Health Promotion Journal of Australia
School of Medical and Health Sciences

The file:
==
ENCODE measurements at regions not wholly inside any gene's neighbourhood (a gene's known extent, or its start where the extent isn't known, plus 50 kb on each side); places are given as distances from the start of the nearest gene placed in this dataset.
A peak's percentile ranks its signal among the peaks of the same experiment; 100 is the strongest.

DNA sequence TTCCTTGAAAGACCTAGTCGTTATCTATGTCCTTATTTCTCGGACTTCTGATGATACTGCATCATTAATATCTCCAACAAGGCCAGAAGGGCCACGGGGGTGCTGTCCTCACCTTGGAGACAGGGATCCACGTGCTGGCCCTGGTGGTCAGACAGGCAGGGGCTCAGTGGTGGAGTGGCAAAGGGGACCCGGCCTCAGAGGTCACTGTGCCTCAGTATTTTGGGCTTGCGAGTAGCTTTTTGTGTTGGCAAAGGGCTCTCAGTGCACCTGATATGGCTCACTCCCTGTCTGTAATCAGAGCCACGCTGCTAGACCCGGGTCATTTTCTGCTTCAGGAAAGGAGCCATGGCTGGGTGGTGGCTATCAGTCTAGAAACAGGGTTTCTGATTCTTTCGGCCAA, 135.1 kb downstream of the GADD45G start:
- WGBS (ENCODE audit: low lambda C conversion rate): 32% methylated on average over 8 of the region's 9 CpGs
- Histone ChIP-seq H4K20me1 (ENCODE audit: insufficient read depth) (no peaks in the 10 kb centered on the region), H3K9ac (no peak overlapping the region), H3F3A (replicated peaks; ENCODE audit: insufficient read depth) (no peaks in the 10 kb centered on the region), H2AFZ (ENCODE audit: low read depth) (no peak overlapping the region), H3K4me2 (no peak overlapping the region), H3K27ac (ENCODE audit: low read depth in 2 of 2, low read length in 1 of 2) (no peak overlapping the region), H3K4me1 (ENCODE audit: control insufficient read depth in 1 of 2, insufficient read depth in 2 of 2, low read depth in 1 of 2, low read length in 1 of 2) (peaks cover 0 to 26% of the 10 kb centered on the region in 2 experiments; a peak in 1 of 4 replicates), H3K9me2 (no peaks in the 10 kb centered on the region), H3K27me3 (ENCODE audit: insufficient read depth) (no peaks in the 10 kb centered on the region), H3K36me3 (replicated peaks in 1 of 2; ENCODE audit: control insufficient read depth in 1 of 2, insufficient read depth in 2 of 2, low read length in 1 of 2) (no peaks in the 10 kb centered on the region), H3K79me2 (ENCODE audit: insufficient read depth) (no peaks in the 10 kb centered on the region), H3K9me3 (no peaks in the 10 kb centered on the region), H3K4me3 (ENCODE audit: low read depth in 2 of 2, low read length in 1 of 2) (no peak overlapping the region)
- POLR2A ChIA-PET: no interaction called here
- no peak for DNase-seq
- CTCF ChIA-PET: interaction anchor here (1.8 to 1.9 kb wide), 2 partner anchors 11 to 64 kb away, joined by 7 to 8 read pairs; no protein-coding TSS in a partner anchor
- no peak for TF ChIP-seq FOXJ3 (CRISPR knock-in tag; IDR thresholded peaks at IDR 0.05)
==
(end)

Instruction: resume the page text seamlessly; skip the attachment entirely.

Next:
Issue addressed: Food literacy programs aim to build individuals’ knowledge, skills and self-efficacy to adopt healthy food choices conducive to reducing the risk of chronic diseases, such as obesity. Foodbank WA’s (FBWA) Healthy Food for All ® nutrition programs have supported the improvement of food literacy knowledge and skills among vulnerable people living in the Pilbara. Methods: A Sustainability Framework containing ten sustainability factors was overlaid with social ecological model (SEM) levels of influence to form a matrix. The use of this matrix facilitated sustainability strategy appraisal within three food literacy programs delivered in remote WA. Results: Programs included multiple sustainability strategies across levels of influence; all programs addressed all ten sustainability factors at community and organisational SEM levels of influence. Few sustainability strategies were employed at the public policy level of influence. No program employed formal governance structures to guide program direction, such as steering groups; however, school and parent program staff developed Memoranda of Understanding to ensure the continuation of program delivery between the FBWA teams’ regional visits. Conclusions: This study has showcased the comprehensive assessment of food literacy program sustainability across levels of influence and identified gaps for improvement by FBWA teams. So What?: The sustainability of food literacy programs aiming to increase knowledge and skills could be enhanced by conducting a similar analysis, during program planning or at program review. Using the matrix provides the opportunity to focus resources to address sustainability; supporting health promotion practitioners to transform the impacts of short-term food literacy interventions into long-term sustained outcomes.
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